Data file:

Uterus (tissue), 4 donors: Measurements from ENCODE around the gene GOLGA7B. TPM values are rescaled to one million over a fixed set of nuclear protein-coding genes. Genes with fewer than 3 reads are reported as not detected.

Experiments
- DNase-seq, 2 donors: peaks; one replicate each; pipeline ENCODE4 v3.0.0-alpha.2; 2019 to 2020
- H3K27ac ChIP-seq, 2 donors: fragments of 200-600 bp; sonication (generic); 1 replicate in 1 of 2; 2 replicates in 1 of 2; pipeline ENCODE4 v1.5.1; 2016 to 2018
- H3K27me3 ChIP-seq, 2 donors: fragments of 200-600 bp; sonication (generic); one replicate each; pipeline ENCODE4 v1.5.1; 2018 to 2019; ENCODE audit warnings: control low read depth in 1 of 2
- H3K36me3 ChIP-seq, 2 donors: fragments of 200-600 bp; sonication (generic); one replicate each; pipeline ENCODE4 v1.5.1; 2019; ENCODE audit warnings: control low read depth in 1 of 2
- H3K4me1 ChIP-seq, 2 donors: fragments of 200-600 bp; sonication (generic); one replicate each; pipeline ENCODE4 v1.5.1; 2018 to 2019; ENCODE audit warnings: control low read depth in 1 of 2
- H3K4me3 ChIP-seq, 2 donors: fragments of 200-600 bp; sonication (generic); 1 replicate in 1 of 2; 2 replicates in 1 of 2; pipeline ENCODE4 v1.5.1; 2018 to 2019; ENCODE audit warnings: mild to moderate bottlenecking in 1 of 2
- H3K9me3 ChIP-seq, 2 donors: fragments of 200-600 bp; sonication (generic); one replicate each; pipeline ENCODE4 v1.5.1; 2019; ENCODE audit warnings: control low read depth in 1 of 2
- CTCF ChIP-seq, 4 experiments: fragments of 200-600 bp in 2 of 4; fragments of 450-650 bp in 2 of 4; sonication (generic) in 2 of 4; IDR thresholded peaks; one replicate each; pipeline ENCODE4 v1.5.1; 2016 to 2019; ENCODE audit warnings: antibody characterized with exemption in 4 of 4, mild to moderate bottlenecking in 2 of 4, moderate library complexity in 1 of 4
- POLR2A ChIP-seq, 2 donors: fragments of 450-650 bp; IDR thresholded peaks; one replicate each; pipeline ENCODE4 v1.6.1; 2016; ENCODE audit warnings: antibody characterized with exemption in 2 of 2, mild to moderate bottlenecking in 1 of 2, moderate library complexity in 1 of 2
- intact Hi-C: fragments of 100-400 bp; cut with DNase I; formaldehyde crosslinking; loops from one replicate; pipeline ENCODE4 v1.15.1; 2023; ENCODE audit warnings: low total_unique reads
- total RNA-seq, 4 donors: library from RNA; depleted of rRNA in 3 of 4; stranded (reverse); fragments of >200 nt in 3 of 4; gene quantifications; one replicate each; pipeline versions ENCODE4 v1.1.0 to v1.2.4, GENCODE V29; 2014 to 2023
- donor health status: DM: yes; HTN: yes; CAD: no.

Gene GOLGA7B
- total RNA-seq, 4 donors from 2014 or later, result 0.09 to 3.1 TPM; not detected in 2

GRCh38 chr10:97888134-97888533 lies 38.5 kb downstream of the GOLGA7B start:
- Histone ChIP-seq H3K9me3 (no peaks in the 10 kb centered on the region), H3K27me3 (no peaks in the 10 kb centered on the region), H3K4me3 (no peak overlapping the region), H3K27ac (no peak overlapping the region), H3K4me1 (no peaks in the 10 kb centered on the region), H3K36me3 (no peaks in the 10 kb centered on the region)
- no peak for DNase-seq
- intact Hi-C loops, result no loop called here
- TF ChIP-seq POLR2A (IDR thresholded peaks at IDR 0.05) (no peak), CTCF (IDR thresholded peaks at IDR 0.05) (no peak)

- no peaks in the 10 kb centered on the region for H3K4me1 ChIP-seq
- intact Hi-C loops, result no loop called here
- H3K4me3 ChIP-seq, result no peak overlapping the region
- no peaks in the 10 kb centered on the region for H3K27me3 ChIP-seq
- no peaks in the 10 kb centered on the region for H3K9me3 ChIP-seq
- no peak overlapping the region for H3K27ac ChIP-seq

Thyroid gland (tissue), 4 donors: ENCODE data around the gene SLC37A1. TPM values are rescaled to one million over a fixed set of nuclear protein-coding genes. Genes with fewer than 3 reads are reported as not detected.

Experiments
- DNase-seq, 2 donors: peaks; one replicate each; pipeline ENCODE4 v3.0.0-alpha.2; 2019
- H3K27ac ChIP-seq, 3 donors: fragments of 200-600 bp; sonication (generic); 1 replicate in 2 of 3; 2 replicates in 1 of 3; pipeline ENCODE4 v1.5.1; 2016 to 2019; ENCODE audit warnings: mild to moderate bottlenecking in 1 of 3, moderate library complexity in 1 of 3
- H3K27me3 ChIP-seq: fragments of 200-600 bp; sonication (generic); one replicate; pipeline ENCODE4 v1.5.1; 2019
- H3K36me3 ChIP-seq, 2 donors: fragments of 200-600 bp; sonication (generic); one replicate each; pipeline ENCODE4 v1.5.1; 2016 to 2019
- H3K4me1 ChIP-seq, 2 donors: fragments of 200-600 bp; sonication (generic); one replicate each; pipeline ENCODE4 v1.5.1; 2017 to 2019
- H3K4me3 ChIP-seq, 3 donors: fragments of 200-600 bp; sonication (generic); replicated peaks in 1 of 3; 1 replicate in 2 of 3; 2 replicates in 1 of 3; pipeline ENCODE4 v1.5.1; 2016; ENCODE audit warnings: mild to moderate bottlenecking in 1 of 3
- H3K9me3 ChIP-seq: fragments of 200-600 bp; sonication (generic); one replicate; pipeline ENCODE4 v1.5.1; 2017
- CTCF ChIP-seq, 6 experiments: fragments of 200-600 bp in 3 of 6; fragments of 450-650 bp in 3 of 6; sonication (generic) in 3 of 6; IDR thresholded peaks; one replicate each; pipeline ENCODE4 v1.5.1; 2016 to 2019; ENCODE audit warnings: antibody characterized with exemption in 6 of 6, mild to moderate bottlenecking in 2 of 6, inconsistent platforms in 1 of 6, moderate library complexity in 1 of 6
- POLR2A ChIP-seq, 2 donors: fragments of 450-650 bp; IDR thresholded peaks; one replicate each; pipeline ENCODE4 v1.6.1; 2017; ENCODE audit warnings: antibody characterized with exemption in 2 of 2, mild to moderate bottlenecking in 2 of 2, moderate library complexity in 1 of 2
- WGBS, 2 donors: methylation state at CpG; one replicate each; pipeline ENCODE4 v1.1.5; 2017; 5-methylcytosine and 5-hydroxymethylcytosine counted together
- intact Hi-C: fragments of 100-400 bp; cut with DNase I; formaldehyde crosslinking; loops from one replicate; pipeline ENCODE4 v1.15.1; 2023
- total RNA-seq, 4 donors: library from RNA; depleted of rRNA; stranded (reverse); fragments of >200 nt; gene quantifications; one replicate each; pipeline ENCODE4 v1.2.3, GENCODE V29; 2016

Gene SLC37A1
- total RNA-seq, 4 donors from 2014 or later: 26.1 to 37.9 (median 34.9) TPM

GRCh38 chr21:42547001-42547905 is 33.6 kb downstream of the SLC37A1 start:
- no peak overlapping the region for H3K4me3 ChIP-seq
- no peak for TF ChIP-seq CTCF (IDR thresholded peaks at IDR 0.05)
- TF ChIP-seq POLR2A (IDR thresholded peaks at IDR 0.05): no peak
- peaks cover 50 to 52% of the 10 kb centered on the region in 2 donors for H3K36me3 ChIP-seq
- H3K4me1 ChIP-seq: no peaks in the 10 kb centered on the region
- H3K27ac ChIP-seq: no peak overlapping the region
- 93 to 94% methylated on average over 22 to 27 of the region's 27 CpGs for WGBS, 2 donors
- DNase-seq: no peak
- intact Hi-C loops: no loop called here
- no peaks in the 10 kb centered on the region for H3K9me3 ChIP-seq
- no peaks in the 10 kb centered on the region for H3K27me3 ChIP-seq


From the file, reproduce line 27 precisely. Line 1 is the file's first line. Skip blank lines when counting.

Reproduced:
- no peak overlapping the region for H3K27ac ChIP-seq